Alexis Glenn
Religion and Critical Thought 

Alexis is a second-year RCT student, entering the program after earning a dual B.A. in Religious Studies and Anthropology from the Univeresity of North Carolina at Chapel Hill in 2008, and an M.A. in Religious Studies from the University of Colorado-Boulder in 2012.  Her primary interests lie at the intersection of Aristotelian moral philosophy, early modern Anglo-American ethical traditions, and constructions of the self within historical texts.  Her current work focuses on issues of ethical formation, moral anthropology, and the conceptual roles of 'tradition' and 'history' within early modern Western philosophical thought.  Her broad research interests include late medieval and early modern English and colonial American history, Aristotelian virtue, ethics and its commentators, democratic theory, and political theology.  

Samuel Goldstein
Asian Religious Traditions 

Nechama Juni
Religion and Critical Thought 

Robert Kashow
Religions of the Ancient Mediterranean

Caroline Kory

Religion and Critical Thought 

David Le
Religion and Critical Thought 

David entered the Religion and Critical Thought program in 2010.  He received a BA with honors in Religion from Vassar College in 2007.  In 2008, he conducted a Fulbright research project in Hanoi, Vietnam on state monumentality, civil religion, and national identity in a postcolonial context.  His current work focuses on Hegel, secularism, and determination of the sacred within a contemporary American frame.  His research interests are in philosophy of religion and visual and material culture in the study of religion.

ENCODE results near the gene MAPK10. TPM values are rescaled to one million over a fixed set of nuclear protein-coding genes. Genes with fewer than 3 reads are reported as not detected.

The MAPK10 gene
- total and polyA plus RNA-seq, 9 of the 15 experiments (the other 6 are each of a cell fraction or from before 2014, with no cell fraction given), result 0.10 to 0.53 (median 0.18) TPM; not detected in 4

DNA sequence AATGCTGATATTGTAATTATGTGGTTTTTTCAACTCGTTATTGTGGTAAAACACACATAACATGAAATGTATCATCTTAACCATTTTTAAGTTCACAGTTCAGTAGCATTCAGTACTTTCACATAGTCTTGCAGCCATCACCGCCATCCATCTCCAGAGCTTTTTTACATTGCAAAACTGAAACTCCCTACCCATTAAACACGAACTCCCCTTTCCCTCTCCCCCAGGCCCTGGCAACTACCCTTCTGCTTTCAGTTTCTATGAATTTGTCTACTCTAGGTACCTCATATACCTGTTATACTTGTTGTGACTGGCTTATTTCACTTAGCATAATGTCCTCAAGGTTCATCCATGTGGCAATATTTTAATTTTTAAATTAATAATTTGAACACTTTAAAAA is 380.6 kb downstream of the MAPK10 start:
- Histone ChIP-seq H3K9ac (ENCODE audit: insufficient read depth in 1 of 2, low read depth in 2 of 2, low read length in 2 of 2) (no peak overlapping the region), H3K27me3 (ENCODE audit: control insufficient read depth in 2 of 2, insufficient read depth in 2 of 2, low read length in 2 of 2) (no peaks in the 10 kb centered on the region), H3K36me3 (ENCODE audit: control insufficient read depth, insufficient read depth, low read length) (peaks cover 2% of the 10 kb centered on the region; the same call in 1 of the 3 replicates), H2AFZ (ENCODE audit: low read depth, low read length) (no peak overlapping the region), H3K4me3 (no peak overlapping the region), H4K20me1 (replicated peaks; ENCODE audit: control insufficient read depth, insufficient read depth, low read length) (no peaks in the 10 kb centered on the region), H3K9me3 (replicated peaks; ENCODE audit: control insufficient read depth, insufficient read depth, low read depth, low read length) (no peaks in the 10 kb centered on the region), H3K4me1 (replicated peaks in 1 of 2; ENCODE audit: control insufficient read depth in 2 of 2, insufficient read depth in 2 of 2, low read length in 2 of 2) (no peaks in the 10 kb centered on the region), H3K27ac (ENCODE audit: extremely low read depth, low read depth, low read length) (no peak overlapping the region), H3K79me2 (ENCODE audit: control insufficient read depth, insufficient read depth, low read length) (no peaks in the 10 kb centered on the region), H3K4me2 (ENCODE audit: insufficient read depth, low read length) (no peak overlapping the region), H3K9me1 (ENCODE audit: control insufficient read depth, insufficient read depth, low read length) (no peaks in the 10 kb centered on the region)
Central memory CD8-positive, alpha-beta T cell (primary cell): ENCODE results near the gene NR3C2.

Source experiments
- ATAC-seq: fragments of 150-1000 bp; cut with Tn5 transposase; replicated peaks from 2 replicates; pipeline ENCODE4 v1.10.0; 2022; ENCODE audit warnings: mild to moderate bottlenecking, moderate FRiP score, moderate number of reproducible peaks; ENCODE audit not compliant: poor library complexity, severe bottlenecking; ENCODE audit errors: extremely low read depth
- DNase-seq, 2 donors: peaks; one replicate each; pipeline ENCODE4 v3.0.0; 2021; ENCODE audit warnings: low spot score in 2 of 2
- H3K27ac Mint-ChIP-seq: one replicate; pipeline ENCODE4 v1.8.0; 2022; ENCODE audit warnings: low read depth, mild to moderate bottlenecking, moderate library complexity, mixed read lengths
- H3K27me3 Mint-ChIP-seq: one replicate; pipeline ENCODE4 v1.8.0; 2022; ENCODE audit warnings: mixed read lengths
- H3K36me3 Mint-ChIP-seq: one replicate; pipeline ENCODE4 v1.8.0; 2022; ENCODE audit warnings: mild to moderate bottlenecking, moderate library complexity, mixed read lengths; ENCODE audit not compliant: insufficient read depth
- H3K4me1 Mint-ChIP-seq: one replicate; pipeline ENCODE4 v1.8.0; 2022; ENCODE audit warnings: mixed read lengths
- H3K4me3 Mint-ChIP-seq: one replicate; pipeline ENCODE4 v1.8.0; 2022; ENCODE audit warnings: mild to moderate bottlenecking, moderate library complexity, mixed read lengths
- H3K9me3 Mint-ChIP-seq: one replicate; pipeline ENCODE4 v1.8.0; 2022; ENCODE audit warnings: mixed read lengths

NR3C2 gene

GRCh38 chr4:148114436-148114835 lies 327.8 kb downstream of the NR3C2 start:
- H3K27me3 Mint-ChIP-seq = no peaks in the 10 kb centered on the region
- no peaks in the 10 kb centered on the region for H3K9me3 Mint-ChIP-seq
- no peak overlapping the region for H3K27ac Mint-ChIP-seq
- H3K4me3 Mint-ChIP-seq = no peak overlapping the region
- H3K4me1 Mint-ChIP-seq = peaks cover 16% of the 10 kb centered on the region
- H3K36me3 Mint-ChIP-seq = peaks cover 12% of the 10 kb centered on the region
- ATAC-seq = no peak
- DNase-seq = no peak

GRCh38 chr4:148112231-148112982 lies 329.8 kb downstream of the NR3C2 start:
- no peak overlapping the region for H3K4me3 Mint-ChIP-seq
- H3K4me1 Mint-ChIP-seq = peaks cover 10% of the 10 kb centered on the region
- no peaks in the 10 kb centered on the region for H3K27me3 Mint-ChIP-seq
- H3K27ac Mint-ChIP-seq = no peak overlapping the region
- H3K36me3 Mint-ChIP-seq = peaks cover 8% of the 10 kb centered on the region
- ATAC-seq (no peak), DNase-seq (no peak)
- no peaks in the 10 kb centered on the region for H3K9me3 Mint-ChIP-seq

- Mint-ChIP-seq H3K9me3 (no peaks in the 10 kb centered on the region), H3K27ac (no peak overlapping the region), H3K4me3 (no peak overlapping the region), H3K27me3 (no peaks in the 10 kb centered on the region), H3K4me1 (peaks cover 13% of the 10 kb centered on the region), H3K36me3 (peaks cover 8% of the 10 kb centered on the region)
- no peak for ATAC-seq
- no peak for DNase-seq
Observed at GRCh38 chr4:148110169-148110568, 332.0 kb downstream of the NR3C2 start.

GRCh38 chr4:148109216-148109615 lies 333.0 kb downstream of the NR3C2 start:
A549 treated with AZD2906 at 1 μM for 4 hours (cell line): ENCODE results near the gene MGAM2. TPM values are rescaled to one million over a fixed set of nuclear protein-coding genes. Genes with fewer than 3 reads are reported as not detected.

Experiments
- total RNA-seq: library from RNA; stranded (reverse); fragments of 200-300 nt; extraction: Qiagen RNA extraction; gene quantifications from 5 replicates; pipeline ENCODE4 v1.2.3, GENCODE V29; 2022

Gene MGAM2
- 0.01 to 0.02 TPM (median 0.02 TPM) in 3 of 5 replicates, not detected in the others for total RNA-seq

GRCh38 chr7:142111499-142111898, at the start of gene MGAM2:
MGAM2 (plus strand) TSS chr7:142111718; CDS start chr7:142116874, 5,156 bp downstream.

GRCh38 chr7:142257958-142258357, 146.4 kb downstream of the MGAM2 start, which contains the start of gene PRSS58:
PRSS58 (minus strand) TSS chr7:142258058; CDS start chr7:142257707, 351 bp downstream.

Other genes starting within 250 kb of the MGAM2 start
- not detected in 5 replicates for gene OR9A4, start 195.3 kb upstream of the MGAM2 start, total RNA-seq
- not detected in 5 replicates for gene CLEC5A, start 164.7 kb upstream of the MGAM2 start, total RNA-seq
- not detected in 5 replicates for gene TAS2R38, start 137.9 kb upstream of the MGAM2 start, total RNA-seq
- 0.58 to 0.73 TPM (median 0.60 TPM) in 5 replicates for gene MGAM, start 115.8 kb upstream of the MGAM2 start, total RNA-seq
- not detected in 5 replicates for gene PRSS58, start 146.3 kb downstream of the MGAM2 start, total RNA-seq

Megan K. McBride
Religion and Critical Thought 

Megan entered the RCT program in 2011.  She received a B.A. in Psychology from Drew University in 2000, an M.A. in Liberal Arts from the Great Books program at St. John's College in 2004, and an M.A. in Government from John Hopkins University in 2010.  She is principally interested in the relationship between religion and contemporary terrorism.  Her work focuses the agency of individuals committing acts of terrorism, and the relationship between religious and political discourses.

Caleb Murray
Religion and Critical Thought

Caleb Murray is a first-year student in Religion and Critical Thought.  He graduated from Wittenberg University with a B.A. in English and received an M.T.S. in Religioun, Literature and Culture from Harvard University before joing the graduate community at Brown.  Caleb is interested in conceptions of the reader/self in Narrative Ethics and the compositional norms of secular and sacred texts; this interest partially manifests as a theological and philosophical investigation of the "theory" of the "literary" and a literary assessmnet of the "theological" and  "philosophical." Caleb's current research lies at the intersection of twentieth century critical theory, continental philosophy, literary theory and Christian theology.